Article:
Contents

- 1 How is ISF calculated in diabetes?
- 2 How do you calculate correction factor?
- 3 What is the sensitivity factor on an insulin pump?
- 4 How do I calculate how much insulin I need?
- 5 How much does 1 unit of insulin bring down blood sugar?
- 6 How do I know my insulin sensitivity?
- 7 What is the 100 rule in diabetes?
- 8 What is the calibration factor?
- 9 What is FT correction factor?
- 10 What is the 500 rule in diabetes?
- 11 How do I adjust my insulin sensitivity?
- 12 What is the difference between insulin sensitivity and insulin resistance?
- 13 How much insulin do I need Type 2 diabetics take?
- 14 What is a typical sliding scale for insulin?
- 15 What is the max amount of insulin per day?

## How is ISF calculated in diabetes?

The 100 rule (1800 rule for mg/dl) has been used to find the insulin sensitivity factor (ISF), that is, how many mmol/l (or mg/dl) 1 unit of insulin lowers the blood glucose level. ISF equals 100 divided by TDD (1800 divided by TDD for mg/dl).

## How do you calculate correction factor?

Subtract the target blood sugar from the current sugar to calculate the gap. Then divide by the Correction (sensitivity) Factor to calculate the correction dose.

## What is the sensitivity factor on an insulin pump?

Insulin sensitivity factor, or ISF, refers to how much or how many points (mg/dl) the blood sugar will drop in response to one unit of insulin. It is also known as a high blood sugar correction, and is set as one unit of insulin to lower a specific amount of glucose (in mg/dl).

## How do I calculate how much insulin I need?

Divide the total carbohydrates by the insulin to carbohydrate ratio. The result is the amount of insulin units needed. Visit choa.org/diabetes for additional copies. Add the number of units needed for food to the number of units needed to correct blood sugar to get your total dose of insulin (Humalog/Novolog/Apidra).

## How much does 1 unit of insulin bring down blood sugar?

One unit of insulin should cause your blood sugar level to drop 30 to 50 mg per dL, but you may need more insulin to get the same effect.

## How do I know my insulin sensitivity?

How to test for insulin sensitivity factor

- Check and record their blood sugar levels.
- Take a correction dose of insulin, based on their current sensitivity factor.
- Retest their blood sugar levels 2 and 3 hours after taking the insulin dose.

## What is the 100 rule in diabetes?

The 100 rule is starting with 100, and dividing the average amount of insulin given over the last five days. For example if the average daily dose of insulin is 50. Calculation is 100 divide 50. You can see if your sensitivity is correct by looking at your record book.

## What is the calibration factor?

Definitions. Calibration Factor: A measure of the. chromatographic. response of a target analyte relative to the mass injected.

## What is FT correction factor?

A ‘ft correction factor’ is defined as a ratio of the true mean temperature difference to the log-mean temperature difference (see Eq(2)). The ‘ft correction factor’ value must be greater than 0.75 for a heat exchanger to be feasible.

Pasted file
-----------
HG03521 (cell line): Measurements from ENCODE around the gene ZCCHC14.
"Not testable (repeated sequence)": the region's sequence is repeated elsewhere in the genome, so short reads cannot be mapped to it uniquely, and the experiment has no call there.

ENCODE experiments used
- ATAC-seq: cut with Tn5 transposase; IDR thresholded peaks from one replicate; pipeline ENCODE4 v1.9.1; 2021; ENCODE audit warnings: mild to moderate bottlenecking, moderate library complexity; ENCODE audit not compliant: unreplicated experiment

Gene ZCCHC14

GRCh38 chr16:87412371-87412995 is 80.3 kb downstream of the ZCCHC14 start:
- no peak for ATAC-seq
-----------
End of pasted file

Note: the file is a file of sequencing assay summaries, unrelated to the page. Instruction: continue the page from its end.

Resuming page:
## What is the 500 rule in diabetes?

Use the 500 Rule to estimate insulin-to-carb ratio: 500/TDD = number of carb grams covered by a unit of insulin. Example: 500/50=10; 1unit of insulin will cover about 10 grams of carbohydrate.

## How do I adjust my insulin sensitivity?

You’ll need to divide the number of mg/dL you want to lower, which is 75, by the number from your insulin sensitivity factor calculation, which is 60. The answer of 1.25 tells you that you need to take 1.25 units of short-acting insulin to lower your blood sugar by 75 mg/dL.

## What is the difference between insulin sensitivity and insulin resistance?

Insulin resistance and insulin sensitivity are two sides of the same coin. If you have insulin resistance, you have low insulin sensitivity. Conversely, if you are sensitive to insulin, you have low insulin resistance. While insulin resistance is harmful to your health, insulin sensitivity is beneficial.

## How much insulin do I need Type 2 diabetics take?

Eventually, many people with Type 2 diabetes will require 1–2 units of insulin for every kilogram of body weight; that is, an 80-kilogram (175-pound) person will require at least 80 units of insulin each day. To start, however, your doctor may begin by prescribing 0.15 units of insulin per kilogram.

## What is a typical sliding scale for insulin?

70-139 mg/dL – 0 units 140-180 mg/dL – 3 units subcut 181-240 mg/dL – 4 units subcut 241-300 mg/dL – 6 units subcut 301-350 mg/dL – 8 units subcut 351-400 mg/dL – 10 units subcut If blood glucose is greater than 400 mg/dL, administer 12 units subcut, notify provider, and repeat POC blood sugar check in 1 hour.

## What is the max amount of insulin per day?

Uses: To improve glycemic control in patients with diabetes mellitus; U-500 insulin is for use in patients requiring more than 200 units of insulin per day.